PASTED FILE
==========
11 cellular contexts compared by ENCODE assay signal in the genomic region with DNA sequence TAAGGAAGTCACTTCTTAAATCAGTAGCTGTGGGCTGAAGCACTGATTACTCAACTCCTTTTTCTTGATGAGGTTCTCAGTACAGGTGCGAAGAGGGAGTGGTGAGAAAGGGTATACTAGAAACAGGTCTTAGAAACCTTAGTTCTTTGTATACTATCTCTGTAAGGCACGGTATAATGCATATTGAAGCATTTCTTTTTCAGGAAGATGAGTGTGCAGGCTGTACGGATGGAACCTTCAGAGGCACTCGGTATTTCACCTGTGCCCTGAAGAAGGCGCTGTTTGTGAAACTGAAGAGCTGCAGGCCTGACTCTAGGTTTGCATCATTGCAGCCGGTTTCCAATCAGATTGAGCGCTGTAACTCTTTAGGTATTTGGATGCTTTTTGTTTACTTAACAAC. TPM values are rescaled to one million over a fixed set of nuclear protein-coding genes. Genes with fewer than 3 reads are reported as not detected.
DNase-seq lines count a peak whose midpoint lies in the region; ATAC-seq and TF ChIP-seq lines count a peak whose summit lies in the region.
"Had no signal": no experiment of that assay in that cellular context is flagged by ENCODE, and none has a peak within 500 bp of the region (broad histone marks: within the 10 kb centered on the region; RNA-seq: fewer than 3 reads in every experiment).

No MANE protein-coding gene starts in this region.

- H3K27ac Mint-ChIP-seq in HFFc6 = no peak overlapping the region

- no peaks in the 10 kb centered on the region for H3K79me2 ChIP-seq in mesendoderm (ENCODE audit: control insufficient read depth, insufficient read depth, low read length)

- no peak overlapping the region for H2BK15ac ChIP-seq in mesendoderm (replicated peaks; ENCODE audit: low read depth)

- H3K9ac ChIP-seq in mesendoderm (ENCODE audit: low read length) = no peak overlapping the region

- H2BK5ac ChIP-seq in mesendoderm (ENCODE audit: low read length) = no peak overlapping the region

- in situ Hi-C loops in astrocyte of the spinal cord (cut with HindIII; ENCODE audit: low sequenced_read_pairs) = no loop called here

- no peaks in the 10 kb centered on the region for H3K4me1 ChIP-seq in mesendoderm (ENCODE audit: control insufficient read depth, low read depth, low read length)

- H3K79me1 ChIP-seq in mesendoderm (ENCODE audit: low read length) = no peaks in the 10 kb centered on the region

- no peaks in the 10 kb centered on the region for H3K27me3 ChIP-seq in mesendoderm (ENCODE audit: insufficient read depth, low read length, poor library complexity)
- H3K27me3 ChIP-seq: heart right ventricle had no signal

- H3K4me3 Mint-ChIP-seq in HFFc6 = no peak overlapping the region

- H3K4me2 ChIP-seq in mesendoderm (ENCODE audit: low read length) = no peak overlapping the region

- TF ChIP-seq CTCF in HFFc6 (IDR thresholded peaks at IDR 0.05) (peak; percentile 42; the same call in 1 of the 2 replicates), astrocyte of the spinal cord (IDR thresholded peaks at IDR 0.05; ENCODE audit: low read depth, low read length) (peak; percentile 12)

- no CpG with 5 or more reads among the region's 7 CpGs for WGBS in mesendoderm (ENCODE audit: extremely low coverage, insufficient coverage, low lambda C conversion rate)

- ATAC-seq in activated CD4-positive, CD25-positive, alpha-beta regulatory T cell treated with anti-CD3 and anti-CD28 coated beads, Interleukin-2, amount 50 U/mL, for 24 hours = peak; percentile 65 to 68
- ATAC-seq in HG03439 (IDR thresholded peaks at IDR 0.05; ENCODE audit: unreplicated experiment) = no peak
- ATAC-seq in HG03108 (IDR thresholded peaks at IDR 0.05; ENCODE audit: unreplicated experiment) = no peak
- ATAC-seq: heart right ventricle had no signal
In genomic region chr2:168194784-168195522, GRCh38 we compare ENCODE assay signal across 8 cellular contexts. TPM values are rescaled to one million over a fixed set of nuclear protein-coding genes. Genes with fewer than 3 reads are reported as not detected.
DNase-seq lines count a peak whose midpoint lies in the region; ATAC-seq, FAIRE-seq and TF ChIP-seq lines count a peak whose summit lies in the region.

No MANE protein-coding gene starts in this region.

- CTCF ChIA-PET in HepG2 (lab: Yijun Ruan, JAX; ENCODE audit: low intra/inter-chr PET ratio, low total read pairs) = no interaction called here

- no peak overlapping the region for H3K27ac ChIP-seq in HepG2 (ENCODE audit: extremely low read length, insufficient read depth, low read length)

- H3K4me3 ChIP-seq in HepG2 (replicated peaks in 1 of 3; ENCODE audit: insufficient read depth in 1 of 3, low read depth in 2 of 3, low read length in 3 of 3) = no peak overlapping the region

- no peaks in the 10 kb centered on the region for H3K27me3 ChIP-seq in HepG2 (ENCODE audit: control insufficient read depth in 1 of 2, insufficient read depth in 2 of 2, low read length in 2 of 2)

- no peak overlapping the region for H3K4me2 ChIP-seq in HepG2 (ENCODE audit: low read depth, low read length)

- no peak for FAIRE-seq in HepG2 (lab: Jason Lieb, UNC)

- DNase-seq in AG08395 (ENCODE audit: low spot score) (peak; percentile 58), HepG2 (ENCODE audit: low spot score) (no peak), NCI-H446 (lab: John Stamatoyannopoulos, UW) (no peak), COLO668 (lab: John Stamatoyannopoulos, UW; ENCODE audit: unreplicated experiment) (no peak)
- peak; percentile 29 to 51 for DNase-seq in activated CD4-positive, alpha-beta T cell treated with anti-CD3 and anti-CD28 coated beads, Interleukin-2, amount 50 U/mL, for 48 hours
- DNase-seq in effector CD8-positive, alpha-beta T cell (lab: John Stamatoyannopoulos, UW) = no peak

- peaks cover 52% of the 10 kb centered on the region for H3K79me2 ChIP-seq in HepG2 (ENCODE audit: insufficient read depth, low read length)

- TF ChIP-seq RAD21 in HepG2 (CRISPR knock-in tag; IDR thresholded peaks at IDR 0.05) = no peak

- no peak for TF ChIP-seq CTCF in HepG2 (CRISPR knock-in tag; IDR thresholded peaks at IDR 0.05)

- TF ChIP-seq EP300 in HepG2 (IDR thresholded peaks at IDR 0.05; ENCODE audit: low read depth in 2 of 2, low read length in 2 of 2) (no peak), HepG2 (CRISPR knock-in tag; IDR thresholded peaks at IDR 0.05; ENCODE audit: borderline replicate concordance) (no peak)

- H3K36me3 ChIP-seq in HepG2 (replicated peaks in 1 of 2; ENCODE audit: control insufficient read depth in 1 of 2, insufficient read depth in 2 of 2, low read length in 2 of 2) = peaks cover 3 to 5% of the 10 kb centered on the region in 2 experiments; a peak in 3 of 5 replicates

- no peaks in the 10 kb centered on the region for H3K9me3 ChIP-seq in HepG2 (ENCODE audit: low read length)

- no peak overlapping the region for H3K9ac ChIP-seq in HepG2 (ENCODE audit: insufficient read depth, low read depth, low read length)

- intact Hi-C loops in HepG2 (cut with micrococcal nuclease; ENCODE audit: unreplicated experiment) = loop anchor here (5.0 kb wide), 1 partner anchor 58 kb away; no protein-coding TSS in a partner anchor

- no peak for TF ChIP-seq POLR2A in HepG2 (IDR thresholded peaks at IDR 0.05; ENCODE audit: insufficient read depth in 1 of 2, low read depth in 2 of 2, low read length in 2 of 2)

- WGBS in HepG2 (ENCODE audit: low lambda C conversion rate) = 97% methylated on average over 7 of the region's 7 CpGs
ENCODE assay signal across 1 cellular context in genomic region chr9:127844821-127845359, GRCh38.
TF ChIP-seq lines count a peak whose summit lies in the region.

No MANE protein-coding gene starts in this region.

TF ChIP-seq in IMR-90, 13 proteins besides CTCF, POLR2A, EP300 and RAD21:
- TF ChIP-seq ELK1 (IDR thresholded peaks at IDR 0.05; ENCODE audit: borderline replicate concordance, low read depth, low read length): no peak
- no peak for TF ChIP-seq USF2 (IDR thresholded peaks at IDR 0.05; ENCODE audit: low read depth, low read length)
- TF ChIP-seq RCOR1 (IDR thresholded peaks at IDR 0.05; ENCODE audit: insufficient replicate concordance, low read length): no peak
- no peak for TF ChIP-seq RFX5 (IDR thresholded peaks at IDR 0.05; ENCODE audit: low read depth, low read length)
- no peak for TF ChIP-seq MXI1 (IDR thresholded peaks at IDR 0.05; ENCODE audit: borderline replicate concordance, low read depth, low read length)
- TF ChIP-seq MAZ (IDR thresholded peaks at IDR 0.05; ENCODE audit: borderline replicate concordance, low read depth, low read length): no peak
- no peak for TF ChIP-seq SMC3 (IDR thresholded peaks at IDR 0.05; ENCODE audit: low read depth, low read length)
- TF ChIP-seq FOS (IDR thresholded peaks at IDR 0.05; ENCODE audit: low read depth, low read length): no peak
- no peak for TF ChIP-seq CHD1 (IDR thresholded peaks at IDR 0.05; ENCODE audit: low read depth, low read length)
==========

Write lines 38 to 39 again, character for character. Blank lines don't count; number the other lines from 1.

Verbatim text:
- TF ChIP-seq EP300 in HepG2 (IDR thresholded peaks at IDR 0.05; ENCODE audit: low read depth in 2 of 2, low read length in 2 of 2) (no peak), HepG2 (CRISPR knock-in tag; IDR thresholded peaks at IDR 0.05; ENCODE audit: borderline replicate concordance) (no peak)

- H3K36me3 ChIP-seq in HepG2 (replicated peaks in 1 of 2; ENCODE audit: control insufficient read depth in 1 of 2, insufficient read depth in 2 of 2, low read length in 2 of 2) = peaks cover 3 to 5% of the 10 kb centered on the region in 2 experiments; a peak in 3 of 5 replicates